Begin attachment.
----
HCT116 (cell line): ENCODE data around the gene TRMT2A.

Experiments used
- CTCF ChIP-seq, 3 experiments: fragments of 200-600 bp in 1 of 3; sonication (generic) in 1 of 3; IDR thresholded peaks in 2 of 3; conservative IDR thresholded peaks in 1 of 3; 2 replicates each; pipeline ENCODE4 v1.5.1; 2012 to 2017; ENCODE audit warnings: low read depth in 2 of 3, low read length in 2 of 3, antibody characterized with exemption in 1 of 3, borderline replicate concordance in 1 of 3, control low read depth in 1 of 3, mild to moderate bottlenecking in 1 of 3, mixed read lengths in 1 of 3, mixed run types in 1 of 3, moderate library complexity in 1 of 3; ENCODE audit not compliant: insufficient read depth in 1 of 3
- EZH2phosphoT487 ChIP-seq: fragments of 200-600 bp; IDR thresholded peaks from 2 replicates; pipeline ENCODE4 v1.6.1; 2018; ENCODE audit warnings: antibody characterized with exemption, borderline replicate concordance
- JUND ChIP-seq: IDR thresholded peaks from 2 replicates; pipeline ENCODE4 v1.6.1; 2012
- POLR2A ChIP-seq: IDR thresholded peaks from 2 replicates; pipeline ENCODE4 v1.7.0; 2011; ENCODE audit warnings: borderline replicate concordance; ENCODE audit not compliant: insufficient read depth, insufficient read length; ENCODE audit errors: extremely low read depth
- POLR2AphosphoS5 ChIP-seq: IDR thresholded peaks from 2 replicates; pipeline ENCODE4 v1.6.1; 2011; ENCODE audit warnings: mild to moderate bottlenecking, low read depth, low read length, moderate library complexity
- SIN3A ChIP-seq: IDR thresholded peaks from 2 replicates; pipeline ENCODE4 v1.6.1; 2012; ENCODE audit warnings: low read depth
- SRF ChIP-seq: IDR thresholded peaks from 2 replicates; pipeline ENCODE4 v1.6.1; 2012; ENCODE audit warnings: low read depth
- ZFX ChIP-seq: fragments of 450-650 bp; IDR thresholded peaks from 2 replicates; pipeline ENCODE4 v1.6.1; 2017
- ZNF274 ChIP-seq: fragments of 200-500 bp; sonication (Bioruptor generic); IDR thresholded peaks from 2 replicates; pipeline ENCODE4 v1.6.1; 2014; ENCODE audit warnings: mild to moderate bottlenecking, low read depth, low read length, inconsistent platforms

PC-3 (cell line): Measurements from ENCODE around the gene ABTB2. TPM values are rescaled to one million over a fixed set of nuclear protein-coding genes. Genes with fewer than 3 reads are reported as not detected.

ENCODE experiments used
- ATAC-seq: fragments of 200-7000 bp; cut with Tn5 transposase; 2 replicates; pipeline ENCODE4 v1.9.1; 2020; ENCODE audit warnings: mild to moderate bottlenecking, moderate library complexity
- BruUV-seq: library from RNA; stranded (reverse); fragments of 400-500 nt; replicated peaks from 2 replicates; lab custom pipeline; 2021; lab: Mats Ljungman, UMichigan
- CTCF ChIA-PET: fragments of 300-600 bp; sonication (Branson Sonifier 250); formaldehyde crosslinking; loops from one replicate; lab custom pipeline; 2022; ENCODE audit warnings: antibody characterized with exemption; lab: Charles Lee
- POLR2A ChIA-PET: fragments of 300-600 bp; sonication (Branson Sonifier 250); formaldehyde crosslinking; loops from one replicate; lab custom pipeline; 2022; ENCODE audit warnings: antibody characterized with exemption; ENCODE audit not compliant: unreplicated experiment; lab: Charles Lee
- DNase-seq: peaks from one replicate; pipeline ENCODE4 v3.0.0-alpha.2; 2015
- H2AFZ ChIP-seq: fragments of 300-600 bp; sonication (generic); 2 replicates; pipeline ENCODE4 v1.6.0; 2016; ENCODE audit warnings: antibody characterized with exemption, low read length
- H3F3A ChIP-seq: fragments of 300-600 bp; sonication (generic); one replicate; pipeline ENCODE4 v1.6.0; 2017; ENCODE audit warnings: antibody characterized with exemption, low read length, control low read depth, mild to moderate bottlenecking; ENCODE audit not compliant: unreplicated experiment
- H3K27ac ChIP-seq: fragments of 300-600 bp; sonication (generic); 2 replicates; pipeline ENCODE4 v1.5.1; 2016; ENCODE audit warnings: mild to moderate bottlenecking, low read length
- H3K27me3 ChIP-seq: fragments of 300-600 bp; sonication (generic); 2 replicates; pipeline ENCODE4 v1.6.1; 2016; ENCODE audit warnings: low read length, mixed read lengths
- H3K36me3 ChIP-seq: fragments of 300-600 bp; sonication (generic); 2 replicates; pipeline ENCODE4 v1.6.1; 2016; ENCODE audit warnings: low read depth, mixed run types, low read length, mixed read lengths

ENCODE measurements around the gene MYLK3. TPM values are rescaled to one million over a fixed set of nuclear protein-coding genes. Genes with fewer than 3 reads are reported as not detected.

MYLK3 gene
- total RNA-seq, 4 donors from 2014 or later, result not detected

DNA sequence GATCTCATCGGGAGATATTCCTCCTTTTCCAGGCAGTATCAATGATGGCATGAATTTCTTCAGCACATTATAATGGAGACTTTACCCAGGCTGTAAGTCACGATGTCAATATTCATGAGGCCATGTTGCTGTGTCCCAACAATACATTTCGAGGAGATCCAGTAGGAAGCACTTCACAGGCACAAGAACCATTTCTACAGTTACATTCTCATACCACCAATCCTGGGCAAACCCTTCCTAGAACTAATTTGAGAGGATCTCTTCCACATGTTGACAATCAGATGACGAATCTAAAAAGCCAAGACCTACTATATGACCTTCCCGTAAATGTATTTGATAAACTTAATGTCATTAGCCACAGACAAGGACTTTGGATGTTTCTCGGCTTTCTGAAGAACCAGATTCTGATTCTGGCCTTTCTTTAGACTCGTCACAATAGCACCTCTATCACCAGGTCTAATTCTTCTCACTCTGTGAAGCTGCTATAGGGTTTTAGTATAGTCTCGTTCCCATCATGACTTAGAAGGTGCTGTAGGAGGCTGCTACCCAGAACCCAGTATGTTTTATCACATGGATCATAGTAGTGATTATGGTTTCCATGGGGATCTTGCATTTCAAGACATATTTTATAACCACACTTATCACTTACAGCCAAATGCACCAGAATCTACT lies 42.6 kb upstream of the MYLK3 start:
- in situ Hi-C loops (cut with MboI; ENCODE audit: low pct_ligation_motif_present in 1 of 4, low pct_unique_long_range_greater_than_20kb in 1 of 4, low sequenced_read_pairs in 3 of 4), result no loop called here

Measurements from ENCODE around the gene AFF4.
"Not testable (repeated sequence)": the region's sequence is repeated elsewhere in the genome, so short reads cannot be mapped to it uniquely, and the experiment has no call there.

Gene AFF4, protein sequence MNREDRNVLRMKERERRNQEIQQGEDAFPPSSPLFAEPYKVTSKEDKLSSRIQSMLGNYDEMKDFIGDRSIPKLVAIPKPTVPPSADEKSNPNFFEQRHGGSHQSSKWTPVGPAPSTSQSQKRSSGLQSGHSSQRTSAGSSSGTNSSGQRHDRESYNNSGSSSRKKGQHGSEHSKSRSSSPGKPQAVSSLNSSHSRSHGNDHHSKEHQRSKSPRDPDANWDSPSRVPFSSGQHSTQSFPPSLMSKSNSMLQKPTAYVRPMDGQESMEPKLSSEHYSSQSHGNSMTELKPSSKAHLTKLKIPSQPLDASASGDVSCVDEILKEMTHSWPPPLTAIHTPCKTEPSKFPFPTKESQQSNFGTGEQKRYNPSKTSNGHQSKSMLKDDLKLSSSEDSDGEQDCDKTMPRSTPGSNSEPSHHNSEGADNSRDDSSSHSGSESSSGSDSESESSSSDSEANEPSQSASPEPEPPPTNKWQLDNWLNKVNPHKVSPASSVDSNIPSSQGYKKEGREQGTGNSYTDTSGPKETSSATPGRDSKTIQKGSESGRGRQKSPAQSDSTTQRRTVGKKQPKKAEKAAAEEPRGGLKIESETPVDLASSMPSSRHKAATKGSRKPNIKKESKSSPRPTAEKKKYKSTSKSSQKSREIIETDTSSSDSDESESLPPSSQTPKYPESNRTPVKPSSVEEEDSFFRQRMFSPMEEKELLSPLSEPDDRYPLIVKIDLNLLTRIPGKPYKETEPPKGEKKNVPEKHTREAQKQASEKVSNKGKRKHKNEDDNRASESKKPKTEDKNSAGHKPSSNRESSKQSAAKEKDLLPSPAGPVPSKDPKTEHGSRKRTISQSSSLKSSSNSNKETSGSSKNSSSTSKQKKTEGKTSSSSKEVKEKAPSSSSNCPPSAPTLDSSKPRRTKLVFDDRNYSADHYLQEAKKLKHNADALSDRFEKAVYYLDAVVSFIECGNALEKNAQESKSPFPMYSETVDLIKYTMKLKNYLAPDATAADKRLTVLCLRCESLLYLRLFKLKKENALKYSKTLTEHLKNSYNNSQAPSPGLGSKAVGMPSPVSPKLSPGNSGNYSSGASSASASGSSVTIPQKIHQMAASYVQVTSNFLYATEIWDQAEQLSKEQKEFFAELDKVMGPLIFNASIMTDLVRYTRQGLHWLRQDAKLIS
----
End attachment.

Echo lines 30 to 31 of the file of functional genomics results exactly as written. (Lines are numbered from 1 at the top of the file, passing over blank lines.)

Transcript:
"Not testable (repeated sequence)": the region's sequence is repeated elsewhere in the genome, so short reads cannot be mapped to it uniquely, and the experiment has no call there.

Gene AFF4, protein sequence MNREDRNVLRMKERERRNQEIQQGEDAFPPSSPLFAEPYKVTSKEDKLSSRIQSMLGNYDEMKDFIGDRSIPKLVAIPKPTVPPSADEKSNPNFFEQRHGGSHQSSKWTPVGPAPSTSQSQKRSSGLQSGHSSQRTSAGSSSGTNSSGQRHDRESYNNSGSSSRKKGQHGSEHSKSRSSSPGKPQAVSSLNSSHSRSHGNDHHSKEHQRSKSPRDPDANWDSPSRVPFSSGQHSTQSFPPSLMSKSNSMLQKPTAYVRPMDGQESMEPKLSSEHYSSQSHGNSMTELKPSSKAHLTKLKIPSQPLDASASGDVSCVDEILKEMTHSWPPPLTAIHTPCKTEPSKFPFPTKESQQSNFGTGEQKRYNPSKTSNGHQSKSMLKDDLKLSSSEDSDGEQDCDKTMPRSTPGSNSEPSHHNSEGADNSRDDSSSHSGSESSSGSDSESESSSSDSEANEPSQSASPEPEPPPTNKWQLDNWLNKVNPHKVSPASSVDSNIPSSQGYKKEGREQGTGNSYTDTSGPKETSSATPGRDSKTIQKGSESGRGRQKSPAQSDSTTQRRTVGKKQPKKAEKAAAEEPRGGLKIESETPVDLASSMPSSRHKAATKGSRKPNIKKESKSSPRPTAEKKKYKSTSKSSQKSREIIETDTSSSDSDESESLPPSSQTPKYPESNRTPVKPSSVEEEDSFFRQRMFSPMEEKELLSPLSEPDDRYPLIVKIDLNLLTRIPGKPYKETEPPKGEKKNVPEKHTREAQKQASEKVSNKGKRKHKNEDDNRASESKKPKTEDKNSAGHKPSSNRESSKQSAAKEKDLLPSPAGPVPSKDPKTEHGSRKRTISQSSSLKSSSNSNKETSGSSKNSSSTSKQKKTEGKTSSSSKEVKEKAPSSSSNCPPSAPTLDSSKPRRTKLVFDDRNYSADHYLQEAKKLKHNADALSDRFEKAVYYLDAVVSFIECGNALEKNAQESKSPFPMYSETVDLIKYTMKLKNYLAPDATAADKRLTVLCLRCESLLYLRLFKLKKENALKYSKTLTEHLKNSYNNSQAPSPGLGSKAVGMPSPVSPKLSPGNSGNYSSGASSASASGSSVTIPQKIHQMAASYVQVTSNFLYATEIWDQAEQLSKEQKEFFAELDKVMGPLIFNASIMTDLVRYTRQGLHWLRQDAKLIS